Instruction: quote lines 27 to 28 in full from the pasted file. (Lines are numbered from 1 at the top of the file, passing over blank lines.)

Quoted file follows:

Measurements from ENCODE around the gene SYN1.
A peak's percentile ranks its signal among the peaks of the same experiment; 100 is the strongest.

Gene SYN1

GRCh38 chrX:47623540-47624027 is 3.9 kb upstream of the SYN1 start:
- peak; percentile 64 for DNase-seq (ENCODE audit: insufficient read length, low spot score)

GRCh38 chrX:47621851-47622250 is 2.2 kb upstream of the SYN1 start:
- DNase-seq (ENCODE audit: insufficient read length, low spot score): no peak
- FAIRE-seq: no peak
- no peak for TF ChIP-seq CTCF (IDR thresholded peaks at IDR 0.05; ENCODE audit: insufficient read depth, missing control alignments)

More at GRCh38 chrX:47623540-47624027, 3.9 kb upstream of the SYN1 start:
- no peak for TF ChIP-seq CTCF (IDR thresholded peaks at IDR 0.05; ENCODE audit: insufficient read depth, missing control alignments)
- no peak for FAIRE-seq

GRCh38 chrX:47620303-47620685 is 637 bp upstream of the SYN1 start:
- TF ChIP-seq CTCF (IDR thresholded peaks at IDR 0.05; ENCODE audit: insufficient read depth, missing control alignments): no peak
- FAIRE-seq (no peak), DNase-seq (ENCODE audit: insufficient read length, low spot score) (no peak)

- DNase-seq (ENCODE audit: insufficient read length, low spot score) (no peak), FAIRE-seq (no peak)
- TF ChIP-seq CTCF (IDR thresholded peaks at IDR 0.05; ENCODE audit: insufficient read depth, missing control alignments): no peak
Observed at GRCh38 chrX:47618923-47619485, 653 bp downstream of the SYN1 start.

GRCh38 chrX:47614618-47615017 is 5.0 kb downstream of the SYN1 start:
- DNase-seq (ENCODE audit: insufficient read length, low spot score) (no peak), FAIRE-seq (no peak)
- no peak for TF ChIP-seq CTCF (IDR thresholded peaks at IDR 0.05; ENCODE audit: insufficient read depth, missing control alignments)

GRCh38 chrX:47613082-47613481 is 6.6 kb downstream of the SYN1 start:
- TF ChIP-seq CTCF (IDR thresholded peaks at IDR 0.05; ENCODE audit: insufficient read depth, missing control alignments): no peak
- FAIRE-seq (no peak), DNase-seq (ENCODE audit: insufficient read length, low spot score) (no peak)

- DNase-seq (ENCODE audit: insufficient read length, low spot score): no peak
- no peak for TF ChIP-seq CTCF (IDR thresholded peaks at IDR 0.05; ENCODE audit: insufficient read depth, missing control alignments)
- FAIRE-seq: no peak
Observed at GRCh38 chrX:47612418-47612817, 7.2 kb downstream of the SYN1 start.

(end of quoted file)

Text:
- FAIRE-seq: no peak
Observed at GRCh38 chrX:47612418-47612817, 7.2 kb downstream of the SYN1 start.